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The blast at an explosives factory north of the Bulgarian capital Sofia left 15 people dead, and almost demolished the factory. This tragedy has forced the Bulgarian Government to rethink its strategy when it comes to fire protection and fire safety within this dangerous industry.
The explosions that occurred on 1 October 2014 wrecked the Midzhur plant in Gorni Lom, about 122 kilometres from Bulgaria’s capital. This tragedy is one of the latest in an increasingly deadly string of accidents in dismantling plants in the country. The first explosion occurred in the afternoon around 1700 local time, followed by smaller blasts and a big secondary blast later in the evening around 9.45 pm. The site was so dangerous that the rescue and recovery crews were barred from entering the site.
According to the experts, the magnitude of the explosion was very high, resulting into two craters, each with an estimated size of a football field and the debris scattering hundreds of feet away.
Brief History of the Midzhur Factory
This plant used to destroy obsolete munitions for the Bulgarian army, and even handling explosives from Greece. It housed over 10 tonnes of highly explosive chemicals and most astonishingly has previously suffered similar explosions in 2007 and 2010, where several people were hurt. Two units of the plant were destroyed in the 2010 blast.
Lessons to be learned
There is a clear indication that there has been a lapse in the approach of fire protection in the region. Workers as well as employers are not taking stringent safety precautions in the working environment seriously, and as a result, many preventable incidences have occurred. President Rosen Plevneliev of Bulgaria stated that the fact that employers and the workers have an arrogant non-observance of safety regulations and they themselves were to blame.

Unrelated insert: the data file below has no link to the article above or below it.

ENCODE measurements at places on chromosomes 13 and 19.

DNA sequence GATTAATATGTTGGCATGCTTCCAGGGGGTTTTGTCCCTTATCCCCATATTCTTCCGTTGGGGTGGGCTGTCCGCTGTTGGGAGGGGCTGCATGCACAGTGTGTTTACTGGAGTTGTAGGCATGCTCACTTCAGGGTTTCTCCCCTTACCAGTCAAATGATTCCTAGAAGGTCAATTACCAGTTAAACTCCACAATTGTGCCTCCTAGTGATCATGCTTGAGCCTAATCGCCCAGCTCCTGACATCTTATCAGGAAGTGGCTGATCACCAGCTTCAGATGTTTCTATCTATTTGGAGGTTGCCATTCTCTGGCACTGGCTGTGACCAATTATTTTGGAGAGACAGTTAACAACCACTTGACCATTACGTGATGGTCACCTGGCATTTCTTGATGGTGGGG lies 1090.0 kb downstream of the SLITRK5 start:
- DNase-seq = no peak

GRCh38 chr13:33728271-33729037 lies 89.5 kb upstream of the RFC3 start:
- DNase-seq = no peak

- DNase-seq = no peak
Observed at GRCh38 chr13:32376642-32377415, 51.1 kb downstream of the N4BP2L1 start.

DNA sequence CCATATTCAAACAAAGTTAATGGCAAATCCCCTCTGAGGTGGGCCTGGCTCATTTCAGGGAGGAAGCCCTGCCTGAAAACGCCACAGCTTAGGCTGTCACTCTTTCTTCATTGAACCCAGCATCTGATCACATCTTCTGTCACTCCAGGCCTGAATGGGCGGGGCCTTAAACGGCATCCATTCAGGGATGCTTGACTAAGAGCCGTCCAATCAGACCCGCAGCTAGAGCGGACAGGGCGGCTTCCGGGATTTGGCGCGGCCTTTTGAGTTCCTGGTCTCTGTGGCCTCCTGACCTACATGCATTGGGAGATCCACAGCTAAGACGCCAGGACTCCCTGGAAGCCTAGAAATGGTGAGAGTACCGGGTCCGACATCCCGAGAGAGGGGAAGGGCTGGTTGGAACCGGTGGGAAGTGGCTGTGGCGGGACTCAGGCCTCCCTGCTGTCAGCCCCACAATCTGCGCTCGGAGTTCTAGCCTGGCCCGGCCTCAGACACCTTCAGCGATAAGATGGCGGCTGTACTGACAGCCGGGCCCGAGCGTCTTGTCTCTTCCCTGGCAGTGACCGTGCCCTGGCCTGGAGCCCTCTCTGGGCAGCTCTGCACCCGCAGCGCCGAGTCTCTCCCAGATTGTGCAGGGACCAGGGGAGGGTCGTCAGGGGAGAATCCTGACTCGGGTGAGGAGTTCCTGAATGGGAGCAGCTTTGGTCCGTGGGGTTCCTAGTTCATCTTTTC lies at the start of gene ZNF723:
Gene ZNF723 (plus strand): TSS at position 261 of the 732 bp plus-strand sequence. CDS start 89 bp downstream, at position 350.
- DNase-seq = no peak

The exportation of fire protection equipment has seen a boom in the UK with countries such as Bulgaria importing fire protection equipment worth thousands of pounds every year. The client base is increasing as many more countries develop and expand into urban and industrial cities.
Fire safety precautions are vital for every nation. And as a result, it is essential for the fire protection equipment industry in the UK to partner with their clients in order to offer better services and products. A major challenge has been the language barrier, when it comes to manuals and installation instructions that usually come along with the equipment. Fire protection laws need to be revised, with an introduction of a requirement to have all safety equipment to have well translated documents. The fire safety equipment meant for exporting should have accurately written manuals and technical installation instructions in the national language of the destination country.
Accurate translation is crucial as any omissions or errors in interpretation of one language to another could mean life or death for those working in environments with a high risk of fire and explosion. Therefore those wishing to export such items should certainly employ the services of a technical translation service, experienced in the Fire Protection industry.